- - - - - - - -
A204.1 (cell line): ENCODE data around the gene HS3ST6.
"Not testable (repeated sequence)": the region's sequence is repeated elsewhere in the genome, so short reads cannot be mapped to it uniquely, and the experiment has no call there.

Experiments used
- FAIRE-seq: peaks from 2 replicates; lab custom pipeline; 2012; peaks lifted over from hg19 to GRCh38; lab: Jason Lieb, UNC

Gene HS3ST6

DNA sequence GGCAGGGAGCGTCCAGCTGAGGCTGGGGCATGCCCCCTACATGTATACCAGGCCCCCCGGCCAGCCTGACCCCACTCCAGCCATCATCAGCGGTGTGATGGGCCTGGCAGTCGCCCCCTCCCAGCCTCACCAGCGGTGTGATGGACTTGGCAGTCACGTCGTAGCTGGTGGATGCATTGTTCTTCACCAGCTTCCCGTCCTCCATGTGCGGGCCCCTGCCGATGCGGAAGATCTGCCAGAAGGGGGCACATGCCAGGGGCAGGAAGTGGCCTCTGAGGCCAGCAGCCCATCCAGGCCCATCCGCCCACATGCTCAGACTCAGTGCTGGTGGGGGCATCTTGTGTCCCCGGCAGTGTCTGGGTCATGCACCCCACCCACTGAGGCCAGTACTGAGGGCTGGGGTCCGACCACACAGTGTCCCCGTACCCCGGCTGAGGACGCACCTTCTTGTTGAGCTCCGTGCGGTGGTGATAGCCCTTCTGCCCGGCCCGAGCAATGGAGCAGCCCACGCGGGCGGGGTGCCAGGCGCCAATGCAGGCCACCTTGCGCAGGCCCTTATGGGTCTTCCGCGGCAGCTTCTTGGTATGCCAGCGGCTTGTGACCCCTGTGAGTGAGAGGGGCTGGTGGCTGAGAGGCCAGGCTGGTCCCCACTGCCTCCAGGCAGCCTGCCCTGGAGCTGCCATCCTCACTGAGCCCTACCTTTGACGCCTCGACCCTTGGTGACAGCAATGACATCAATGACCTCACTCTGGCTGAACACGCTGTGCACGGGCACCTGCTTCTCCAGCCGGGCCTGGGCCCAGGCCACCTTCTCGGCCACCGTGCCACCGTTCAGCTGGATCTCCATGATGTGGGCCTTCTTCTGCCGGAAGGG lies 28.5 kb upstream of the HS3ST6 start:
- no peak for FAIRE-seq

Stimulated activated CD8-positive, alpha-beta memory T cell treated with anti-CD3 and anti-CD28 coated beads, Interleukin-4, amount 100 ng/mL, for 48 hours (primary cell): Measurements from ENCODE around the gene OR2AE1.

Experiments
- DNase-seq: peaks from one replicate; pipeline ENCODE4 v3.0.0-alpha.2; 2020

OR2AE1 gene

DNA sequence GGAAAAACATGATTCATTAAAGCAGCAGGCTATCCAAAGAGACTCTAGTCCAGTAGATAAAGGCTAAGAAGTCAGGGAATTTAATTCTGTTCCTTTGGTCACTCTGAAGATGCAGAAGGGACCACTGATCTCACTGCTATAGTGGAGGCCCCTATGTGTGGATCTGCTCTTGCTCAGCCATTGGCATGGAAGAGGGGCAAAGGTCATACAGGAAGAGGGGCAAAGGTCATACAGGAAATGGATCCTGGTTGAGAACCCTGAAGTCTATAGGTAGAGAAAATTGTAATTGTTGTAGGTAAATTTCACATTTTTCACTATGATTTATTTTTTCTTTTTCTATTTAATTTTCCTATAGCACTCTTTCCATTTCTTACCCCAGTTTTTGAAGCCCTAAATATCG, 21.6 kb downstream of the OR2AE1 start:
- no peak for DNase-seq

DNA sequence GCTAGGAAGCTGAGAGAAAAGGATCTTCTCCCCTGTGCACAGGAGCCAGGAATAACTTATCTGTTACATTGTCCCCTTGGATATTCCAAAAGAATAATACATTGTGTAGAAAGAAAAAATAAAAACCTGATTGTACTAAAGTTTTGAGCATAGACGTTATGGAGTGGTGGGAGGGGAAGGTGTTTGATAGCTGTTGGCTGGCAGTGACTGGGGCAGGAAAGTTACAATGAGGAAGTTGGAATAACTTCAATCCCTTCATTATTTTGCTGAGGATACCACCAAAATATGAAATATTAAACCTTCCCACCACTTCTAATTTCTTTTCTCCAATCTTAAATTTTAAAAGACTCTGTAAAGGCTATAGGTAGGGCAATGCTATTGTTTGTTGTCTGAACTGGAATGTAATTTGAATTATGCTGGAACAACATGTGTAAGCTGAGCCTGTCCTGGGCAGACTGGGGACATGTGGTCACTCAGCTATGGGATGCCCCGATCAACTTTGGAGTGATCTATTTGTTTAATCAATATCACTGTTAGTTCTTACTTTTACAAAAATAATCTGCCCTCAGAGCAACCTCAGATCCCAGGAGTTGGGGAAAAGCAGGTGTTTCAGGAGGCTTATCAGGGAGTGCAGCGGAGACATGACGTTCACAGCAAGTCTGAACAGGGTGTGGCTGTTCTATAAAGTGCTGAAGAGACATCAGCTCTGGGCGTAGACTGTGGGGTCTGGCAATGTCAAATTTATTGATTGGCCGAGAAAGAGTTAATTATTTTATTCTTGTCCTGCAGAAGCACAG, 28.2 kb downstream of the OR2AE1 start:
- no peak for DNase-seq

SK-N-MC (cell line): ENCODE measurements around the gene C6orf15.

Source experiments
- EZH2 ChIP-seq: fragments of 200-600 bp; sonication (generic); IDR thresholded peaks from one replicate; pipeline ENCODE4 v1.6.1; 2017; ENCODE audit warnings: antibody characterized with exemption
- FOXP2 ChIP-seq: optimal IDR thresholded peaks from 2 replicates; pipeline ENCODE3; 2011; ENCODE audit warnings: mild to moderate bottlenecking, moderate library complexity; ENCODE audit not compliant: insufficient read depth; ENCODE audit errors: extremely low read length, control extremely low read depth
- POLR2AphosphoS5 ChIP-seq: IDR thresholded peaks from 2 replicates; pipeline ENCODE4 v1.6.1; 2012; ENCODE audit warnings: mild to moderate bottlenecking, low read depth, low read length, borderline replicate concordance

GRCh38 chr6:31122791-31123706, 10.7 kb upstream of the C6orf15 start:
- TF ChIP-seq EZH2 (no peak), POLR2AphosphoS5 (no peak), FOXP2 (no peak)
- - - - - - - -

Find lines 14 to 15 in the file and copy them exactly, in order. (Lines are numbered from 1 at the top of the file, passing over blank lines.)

DNA sequence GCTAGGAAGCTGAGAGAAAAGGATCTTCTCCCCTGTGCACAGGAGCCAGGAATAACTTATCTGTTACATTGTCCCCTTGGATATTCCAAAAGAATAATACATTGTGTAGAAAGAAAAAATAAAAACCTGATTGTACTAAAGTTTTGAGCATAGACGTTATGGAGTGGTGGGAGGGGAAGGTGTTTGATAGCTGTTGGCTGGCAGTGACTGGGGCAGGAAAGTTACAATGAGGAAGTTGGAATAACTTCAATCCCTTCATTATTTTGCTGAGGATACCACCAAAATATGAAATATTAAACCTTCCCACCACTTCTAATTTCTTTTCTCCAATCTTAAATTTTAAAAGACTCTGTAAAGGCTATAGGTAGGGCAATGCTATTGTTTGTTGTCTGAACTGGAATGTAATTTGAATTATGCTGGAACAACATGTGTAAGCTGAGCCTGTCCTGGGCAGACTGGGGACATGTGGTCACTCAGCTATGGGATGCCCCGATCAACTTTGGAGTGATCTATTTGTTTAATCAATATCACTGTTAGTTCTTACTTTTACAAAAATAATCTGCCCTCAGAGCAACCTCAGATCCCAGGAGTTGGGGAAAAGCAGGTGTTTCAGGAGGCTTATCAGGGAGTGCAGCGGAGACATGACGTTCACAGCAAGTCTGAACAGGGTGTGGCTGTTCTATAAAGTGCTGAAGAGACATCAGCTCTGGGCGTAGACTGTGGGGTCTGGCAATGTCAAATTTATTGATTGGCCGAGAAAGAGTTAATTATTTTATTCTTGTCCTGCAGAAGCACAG, 28.2 kb downstream of the OR2AE1 start:
- no peak for DNase-seq